Right now her top choices are the fields of interior design, writing, theater, and archeology. The next step is to spend about a week on each field and look at the types of schooling needed for them and different careers to be had within those fields and do a project or two related to the different types of work.

09 January 2013

Action Bible Devotional Review

The Action Bible Devotional: 52 Weeks of God-Inspired Adventure
This is my very first review, but I've decided to try out a few. So, here goes...

Product: The Action Bible Devotional by Jeremy V. Jones

What I Paid: $11

Where I Got Mine: Sam's Club

What I like: My hubby and kids are big fans of comics, so getting my kids into this study is no problem. We are only a little into it, but so far the lessons at the end of the story seem to be adaptable to many different age levels. My 13 and 6 year olds both are able to get something from the lessons. I've only known about the Action Bible itself for a short time, but I haven't seen a kid (or adult) yet that hasn't found the illustrations and format of the Bible very cool and engaging.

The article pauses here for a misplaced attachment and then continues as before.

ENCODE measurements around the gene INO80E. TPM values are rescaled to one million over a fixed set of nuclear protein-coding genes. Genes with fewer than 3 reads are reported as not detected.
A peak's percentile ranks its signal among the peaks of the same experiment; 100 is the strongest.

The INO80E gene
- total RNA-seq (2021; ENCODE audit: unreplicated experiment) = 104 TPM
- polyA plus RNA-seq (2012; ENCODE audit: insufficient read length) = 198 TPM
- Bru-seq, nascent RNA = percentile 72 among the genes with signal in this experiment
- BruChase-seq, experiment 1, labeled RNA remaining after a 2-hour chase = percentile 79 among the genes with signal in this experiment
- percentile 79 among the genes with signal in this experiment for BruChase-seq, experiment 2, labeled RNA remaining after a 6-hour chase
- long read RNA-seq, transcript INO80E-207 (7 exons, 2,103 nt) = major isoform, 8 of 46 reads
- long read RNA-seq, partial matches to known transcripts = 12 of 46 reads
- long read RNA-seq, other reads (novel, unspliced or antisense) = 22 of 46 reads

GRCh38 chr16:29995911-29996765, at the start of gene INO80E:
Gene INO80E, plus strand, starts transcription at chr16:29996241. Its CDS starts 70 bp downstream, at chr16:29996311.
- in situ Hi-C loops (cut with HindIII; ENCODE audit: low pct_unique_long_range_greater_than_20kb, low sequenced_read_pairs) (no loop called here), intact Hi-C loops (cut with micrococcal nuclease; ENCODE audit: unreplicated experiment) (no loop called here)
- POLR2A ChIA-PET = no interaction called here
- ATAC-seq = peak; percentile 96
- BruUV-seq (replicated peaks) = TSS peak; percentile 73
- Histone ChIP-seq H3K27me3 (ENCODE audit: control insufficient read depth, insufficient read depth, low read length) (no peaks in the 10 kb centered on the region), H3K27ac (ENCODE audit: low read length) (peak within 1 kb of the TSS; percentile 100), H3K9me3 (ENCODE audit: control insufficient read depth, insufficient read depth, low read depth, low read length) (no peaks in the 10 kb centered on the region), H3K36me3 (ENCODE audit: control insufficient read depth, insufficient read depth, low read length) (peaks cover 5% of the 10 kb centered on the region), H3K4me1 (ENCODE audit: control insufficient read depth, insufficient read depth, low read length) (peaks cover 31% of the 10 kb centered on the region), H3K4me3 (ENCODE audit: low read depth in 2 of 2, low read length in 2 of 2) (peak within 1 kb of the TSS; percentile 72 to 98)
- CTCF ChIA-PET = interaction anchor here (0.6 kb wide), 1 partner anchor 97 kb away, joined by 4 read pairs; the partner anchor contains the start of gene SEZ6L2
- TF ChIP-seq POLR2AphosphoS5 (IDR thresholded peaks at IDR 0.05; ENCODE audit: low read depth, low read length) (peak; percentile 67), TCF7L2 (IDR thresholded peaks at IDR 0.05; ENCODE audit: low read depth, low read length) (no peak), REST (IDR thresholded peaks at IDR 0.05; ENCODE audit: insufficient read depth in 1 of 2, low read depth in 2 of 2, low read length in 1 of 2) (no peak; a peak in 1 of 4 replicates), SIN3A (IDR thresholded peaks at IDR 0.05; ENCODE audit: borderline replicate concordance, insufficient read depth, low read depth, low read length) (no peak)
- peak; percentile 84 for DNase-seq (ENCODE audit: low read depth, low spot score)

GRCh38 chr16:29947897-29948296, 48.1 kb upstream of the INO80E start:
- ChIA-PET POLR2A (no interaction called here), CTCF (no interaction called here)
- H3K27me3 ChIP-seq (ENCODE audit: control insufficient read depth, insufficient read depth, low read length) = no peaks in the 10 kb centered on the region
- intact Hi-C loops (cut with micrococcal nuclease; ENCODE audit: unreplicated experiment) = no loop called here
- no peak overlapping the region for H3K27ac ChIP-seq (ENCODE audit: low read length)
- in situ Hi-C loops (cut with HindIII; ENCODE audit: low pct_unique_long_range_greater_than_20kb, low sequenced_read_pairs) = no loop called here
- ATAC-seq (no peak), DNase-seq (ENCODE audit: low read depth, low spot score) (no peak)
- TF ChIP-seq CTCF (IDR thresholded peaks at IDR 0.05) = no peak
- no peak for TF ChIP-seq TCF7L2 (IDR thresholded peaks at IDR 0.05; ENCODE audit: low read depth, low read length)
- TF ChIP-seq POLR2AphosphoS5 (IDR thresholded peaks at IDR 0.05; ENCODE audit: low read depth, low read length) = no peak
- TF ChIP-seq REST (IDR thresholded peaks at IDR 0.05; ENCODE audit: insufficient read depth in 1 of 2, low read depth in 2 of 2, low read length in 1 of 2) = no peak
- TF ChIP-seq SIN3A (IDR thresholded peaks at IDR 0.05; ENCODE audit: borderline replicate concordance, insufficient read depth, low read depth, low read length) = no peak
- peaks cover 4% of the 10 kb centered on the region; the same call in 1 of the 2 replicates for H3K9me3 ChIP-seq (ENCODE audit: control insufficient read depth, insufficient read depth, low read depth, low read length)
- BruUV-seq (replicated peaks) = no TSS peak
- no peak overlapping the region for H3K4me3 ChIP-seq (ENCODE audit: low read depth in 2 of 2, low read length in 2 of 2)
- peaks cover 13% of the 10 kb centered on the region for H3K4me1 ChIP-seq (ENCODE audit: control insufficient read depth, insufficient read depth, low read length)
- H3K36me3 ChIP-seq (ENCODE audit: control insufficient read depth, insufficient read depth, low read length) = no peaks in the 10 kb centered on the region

Could It Be Better: 1- The devotional is divided up into 'weeks' instead of just 'lessons.' Not a huge deal, but my 6 year old does like point this out at the start of every lesson. I don't feel like there is enough here to do a weekly lesson for say a Sunday school class or other type of kids ministry. This really feels more like a home study which is generally done daily, not weekly. 2- The stories are pulled right out of The Action Bible. I would have rather seen a book of just lessons to go along with all of the stories inside The Action Bible instead of a selection of 52 of the stories pulled out and given lessons to. It feels like a bit of a waste of paper. 3- I would prefer the devotionals to go story by story through The Action Bible. There are 215 stories in The Action Bible. I would happily purchase 4 devotionals to get a lesson for each story in the Bible. 4- Give me a game or some kind of movement. The lessons are good, don't get me wrong, but my kids have grown to expect some kind of movement with their Bible study.

Do I recommend it: YES!!! I can be little a critical of Bible studies in general. This one hits the mark of what I and my family need it to be. Captivating, enlightening, and thought provoking are the top words that come to when I think of what I like in a kids Bible study. This devotional is definitely those things.